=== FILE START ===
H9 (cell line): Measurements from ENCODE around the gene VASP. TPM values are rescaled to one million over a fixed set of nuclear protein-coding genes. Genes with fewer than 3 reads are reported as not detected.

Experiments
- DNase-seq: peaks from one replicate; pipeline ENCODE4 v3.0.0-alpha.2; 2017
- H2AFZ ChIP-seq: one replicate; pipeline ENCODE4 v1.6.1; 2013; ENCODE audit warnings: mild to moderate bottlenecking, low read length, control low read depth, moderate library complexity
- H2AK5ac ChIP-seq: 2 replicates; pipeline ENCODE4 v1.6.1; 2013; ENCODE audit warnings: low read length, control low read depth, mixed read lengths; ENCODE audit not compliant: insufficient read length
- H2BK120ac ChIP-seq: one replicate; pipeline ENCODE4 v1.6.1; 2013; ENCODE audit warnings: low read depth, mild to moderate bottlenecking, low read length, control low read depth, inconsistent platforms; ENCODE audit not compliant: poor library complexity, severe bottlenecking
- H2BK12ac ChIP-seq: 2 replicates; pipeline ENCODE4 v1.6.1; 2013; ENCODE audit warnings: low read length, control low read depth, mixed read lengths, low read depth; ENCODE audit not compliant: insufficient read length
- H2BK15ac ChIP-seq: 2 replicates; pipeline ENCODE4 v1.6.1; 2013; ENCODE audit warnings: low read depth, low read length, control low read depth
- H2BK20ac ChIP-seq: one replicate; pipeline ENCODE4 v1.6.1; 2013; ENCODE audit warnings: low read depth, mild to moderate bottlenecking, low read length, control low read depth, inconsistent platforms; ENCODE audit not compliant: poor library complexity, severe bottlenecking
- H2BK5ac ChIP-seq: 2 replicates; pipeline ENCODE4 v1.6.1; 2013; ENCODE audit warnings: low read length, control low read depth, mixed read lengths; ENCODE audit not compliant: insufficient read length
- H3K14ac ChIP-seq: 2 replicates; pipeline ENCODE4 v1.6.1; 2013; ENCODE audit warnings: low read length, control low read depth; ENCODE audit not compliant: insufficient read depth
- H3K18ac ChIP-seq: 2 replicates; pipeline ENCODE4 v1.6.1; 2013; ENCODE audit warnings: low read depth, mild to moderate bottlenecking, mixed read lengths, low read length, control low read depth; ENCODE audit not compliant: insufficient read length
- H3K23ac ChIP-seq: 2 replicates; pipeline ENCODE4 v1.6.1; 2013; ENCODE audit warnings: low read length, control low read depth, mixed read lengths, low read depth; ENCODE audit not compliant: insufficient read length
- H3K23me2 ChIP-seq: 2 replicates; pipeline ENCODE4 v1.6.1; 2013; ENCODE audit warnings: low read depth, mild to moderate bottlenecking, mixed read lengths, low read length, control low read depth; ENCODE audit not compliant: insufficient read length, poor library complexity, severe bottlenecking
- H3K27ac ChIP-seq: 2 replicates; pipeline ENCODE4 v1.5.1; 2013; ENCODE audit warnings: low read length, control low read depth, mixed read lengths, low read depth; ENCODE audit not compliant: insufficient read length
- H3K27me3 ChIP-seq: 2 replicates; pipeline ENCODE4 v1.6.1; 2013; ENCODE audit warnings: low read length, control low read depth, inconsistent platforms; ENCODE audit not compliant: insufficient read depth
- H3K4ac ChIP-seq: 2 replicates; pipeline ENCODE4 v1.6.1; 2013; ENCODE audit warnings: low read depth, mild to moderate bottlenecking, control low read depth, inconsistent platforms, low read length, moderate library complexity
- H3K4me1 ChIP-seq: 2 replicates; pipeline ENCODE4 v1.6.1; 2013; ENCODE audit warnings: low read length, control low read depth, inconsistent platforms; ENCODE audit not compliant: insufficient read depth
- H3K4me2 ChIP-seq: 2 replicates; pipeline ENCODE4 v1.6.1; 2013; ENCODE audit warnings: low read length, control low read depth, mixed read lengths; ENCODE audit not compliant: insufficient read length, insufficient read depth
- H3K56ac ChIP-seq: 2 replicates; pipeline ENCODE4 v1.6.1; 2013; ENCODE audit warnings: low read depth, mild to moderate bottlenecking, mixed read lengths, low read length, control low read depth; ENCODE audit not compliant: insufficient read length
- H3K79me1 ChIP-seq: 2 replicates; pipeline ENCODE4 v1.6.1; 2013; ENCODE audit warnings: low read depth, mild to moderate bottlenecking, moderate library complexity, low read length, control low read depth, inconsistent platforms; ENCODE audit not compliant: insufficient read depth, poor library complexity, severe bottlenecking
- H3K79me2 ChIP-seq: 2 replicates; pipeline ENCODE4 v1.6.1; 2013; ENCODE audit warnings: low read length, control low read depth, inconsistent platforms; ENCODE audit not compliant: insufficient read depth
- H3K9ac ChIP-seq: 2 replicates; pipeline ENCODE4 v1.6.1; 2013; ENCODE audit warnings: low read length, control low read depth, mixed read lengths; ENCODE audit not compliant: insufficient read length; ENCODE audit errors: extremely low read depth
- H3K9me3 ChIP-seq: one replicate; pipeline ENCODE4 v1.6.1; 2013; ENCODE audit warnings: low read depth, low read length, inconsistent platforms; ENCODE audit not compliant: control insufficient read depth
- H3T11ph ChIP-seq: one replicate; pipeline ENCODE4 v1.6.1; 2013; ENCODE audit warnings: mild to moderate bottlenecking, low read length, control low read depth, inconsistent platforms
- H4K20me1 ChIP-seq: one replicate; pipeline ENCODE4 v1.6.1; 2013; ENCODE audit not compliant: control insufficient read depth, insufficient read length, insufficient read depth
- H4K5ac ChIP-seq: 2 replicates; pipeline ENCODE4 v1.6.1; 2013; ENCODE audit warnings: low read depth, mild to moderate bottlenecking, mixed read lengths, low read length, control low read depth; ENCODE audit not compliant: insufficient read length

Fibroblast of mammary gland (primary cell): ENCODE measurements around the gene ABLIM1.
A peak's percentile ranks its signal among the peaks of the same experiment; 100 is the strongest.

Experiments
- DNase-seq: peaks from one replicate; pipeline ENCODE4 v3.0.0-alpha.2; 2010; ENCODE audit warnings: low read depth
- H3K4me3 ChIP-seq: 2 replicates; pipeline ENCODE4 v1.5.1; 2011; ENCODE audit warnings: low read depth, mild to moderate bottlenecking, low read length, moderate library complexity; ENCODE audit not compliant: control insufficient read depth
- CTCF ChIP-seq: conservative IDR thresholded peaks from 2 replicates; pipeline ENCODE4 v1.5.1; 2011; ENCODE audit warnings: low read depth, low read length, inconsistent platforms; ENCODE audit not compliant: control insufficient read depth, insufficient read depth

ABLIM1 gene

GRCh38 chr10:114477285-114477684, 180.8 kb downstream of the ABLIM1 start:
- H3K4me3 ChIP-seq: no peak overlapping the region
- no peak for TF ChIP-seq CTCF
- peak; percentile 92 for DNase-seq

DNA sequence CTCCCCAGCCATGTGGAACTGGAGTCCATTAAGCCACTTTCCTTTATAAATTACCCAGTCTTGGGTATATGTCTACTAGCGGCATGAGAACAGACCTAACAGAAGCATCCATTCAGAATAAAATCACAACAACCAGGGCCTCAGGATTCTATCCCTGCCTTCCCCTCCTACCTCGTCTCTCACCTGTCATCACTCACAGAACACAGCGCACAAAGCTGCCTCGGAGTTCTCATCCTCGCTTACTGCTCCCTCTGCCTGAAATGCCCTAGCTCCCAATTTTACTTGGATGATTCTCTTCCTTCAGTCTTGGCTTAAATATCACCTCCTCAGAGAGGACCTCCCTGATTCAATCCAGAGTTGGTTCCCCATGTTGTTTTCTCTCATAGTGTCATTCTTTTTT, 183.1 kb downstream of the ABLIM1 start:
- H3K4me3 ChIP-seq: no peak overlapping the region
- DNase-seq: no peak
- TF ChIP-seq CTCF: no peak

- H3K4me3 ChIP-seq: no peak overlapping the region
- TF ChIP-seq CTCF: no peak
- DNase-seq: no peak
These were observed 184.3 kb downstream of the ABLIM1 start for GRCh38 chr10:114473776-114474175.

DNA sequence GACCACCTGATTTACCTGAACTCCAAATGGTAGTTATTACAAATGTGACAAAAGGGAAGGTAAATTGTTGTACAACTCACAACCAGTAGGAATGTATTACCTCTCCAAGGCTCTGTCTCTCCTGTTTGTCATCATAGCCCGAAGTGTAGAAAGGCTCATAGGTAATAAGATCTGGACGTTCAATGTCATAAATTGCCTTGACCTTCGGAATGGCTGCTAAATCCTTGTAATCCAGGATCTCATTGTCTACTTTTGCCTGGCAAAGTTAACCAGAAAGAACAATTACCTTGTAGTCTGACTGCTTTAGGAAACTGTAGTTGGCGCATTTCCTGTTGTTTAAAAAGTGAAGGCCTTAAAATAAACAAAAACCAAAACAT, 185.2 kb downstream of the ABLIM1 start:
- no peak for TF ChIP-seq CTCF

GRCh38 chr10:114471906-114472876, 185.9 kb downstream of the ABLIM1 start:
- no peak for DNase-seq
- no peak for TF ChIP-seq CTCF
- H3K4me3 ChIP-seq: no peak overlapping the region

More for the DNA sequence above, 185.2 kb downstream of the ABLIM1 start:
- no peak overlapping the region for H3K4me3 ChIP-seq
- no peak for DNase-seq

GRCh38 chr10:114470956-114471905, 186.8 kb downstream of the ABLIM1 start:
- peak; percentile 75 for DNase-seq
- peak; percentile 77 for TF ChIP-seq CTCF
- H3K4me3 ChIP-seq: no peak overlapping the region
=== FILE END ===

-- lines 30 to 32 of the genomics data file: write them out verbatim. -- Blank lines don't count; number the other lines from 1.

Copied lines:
Experiments
- DNase-seq: peaks from one replicate; pipeline ENCODE4 v3.0.0-alpha.2; 2010; ENCODE audit warnings: low read depth
- H3K4me3 ChIP-seq: 2 replicates; pipeline ENCODE4 v1.5.1; 2011; ENCODE audit warnings: low read depth, mild to moderate bottlenecking, low read length, moderate library complexity; ENCODE audit not compliant: control insufficient read depth